Archive for December 2008
Have you noticed how many movies lately are pro-family? There’s Knocked Up, where a couple’s personal agendas melt in the face of their new baby. There’s Meet the Browns, which shows the lengths a good mother will take in order to raise and protect her children.
Also note: Not all family films are good to bring kids to.
Put Marley & Me in that category. On the surface, the film is a comedy about a lovable though rambunctious dog. But it’s really about how he tests their limits for love, and in so doing, expands those limits. It also explores some very adult life choices.
Child or career? It’s a question young couples often ask, especially if each mate is ambitious and talented. And John and Jennifer Grogan (Owen Wilson and Jennifer Aniston) fit that bill. He’s a news writer for the Sun Sentinel in Fort Lauderdale. She’s a feature writer for the Palm Beach Post. (Full disclosure: I work at the Sun Sentinel and used to talk to John occasionally, though I didn’t know him well.)
Their solution at first is a large, adorable yellow Labrador puppy. Naming him Marley, for the late reggae singer Bob Marley, they treat him like their child.
That is, if your child chews couch cushions, terrorizes a sitter, howls at South Florida’s many thunderstorms and chases just about anything, dragging along whoever is holding the leash. Marley is even expelled from obedience school.
Jennifer finally becomes pregnant — three times — and leaves her job for the mommy track. The kids plus “the world’s worst dog,” as John calls him, cause quarrels. John withdraws, Jennifer calms down and apologizes, they make up.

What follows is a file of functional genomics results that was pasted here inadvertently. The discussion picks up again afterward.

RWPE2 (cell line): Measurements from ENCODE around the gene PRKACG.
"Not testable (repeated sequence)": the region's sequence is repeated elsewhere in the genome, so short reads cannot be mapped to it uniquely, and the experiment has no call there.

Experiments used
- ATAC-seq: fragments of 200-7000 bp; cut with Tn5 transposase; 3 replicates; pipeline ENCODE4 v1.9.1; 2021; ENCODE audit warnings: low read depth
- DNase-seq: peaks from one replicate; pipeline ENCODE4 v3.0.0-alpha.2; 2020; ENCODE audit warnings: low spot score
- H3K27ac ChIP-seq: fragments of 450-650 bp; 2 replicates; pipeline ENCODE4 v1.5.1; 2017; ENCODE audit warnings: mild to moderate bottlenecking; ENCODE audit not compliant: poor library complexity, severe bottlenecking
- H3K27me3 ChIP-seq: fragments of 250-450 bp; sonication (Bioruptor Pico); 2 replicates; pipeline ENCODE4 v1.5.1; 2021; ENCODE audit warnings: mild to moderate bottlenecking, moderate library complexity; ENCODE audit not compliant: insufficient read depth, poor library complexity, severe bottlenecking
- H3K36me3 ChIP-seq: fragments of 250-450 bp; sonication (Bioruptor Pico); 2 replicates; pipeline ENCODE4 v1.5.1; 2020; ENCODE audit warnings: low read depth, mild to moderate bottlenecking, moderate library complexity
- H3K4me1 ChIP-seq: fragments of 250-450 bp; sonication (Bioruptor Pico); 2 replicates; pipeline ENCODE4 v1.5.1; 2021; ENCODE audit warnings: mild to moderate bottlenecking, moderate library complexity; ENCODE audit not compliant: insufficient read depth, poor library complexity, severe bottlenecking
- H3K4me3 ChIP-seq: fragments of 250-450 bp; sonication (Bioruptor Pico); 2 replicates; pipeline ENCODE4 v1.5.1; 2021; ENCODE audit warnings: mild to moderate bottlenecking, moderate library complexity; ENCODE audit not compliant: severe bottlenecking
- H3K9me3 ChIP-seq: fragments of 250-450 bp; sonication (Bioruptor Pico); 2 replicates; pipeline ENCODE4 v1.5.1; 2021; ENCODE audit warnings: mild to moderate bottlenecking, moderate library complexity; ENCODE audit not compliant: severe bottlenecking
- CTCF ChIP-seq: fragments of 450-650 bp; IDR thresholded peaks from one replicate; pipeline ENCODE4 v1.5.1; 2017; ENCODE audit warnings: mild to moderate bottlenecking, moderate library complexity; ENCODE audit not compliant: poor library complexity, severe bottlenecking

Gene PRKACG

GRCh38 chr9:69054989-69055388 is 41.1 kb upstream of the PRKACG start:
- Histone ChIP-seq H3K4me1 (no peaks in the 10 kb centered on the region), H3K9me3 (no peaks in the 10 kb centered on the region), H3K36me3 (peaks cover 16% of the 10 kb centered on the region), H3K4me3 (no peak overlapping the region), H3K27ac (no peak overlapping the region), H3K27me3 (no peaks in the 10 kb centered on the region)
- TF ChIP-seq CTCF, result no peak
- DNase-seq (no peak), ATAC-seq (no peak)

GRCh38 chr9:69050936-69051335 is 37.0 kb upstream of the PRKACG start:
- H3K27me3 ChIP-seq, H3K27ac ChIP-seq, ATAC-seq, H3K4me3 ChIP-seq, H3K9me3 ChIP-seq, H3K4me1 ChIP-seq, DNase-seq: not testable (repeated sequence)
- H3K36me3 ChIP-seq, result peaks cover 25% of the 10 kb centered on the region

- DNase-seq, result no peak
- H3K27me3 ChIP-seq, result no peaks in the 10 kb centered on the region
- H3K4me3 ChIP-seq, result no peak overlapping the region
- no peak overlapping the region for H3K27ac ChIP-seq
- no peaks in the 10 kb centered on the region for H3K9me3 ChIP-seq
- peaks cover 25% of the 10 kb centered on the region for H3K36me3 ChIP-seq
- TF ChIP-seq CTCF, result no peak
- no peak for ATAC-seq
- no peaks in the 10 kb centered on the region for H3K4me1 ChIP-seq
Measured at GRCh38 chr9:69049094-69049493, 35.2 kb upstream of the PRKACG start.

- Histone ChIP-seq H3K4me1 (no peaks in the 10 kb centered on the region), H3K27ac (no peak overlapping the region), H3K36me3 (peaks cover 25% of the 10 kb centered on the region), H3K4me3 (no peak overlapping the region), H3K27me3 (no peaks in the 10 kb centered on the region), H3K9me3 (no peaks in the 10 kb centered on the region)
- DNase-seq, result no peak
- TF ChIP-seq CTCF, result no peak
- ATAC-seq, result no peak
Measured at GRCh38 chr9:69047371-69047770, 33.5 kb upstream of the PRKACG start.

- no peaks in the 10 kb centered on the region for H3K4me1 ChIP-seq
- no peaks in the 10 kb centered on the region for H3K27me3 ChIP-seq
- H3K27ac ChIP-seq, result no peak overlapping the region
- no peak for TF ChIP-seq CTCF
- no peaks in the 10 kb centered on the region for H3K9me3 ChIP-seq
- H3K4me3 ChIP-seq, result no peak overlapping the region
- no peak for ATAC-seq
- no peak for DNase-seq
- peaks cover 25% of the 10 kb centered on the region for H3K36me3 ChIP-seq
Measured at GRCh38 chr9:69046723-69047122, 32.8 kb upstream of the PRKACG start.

But long before then, it’s clear that Marley has pried open the Grogans’ hearts. After all, if they can bear with a big, half-insane dog, they can surely care for human children.
Family values even figure professionally. Jennifer leaves her job to care for the kids. She also supports his decision to move to the Philadelphia Inquirer.
There, he crosses paths with a friend from the Sun Sentinel — someone he envied for his job as a foreign correspondent. To his surprise, the friend seems to envy John, for his beautiful wife and three kids. Thought-provoking stuff on life’s tradeoffs.
The cautions? Some “goddamns” and lovemaking scenes, with a bit of partial nudity (hey, it does portray a married couple, and it does have Jennifer Aniston to show off). There’s also a squick-inducing scene where John has to sift through Marley’s poop for a necklace he ate.
Another question mark is when John and Jennifer want to make love in an Irish inn, but not with pictures of Jesus and Mary in the bedroom. Oh, yeah, there’s also when Marley humps the instructor’s leg at obedience school (Kathleen Turner, in surely her most humiliating role.)
So, yes, Marley & Me qualifies as a family film. It reaffirms traditional marriage and shows how commitment can overcome difficulties. Just leave the youngest members of the family home.
A major Christian holiday is just around the corner, and sure enough, here comes one of those revisionist “documentaries” attacking cherished beliefs. For Jesus in India, the focus is on historical gossip that has Jesus traveling east during his youth to learn from Buddhist and Hindu philosophers.
The program (9 p.m. Eastern and Pacific time Dec. 22) on the Sundance Channel, looks at the “missing years” of Jesus, between his 12th and 30th years, when the Bible reports nothing about him. During those years, some say, he studied ethics and mysticism in the East before returning to the Holy Land. There’s even talk that he escaped crucifixion, returned to India, and died and was entombed there.
Author Edward T. Martin makes a brave, and apparently well-funded, effort to ferret out links between Jesus and India. With Paul Davids as director, he visits St. Thomas Mount in southern India, where Christians say their forebears hearken back to Bible times. He talks to the Shankaracharya, a pre-eminent Hindu leader. He consults a monk in a monastery, where a library is said to hold an ancient account of Jesus’ sojourn. He ventures into tense, violent Srinagar, where some locals say Jesus is entombed.